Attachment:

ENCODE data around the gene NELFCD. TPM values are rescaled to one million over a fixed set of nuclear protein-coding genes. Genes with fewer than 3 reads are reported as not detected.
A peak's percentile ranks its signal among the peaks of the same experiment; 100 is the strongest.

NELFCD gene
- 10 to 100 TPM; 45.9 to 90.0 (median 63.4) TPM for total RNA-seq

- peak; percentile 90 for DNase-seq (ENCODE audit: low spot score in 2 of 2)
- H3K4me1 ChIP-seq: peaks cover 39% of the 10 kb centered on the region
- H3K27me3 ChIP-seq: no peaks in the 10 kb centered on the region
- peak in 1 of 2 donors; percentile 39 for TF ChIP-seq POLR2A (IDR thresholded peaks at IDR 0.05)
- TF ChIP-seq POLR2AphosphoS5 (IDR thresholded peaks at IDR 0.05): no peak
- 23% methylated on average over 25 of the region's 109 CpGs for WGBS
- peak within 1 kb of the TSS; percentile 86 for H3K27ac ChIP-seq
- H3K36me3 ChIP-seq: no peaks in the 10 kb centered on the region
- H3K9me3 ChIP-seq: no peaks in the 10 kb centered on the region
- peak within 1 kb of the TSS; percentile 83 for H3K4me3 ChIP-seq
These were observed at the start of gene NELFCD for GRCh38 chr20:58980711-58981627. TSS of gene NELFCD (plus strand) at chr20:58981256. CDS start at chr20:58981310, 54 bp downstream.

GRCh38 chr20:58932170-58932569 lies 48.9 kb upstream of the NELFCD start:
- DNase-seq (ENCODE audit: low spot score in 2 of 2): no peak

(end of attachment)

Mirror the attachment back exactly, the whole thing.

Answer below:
ENCODE data around the gene NELFCD. TPM values are rescaled to one million over a fixed set of nuclear protein-coding genes. Genes with fewer than 3 reads are reported as not detected.
A peak's percentile ranks its signal among the peaks of the same experiment; 100 is the strongest.

NELFCD gene
- 10 to 100 TPM; 45.9 to 90.0 (median 63.4) TPM for total RNA-seq

- peak; percentile 90 for DNase-seq (ENCODE audit: low spot score in 2 of 2)
- H3K4me1 ChIP-seq: peaks cover 39% of the 10 kb centered on the region
- H3K27me3 ChIP-seq: no peaks in the 10 kb centered on the region
- peak in 1 of 2 donors; percentile 39 for TF ChIP-seq POLR2A (IDR thresholded peaks at IDR 0.05)
- TF ChIP-seq POLR2AphosphoS5 (IDR thresholded peaks at IDR 0.05): no peak
- 23% methylated on average over 25 of the region's 109 CpGs for WGBS
- peak within 1 kb of the TSS; percentile 86 for H3K27ac ChIP-seq
- H3K36me3 ChIP-seq: no peaks in the 10 kb centered on the region
- H3K9me3 ChIP-seq: no peaks in the 10 kb centered on the region
- peak within 1 kb of the TSS; percentile 83 for H3K4me3 ChIP-seq
These were observed at the start of gene NELFCD for GRCh38 chr20:58980711-58981627. TSS of gene NELFCD (plus strand) at chr20:58981256. CDS start at chr20:58981310, 54 bp downstream.

GRCh38 chr20:58932170-58932569 lies 48.9 kb upstream of the NELFCD start:
- DNase-seq (ENCODE audit: low spot score in 2 of 2): no peak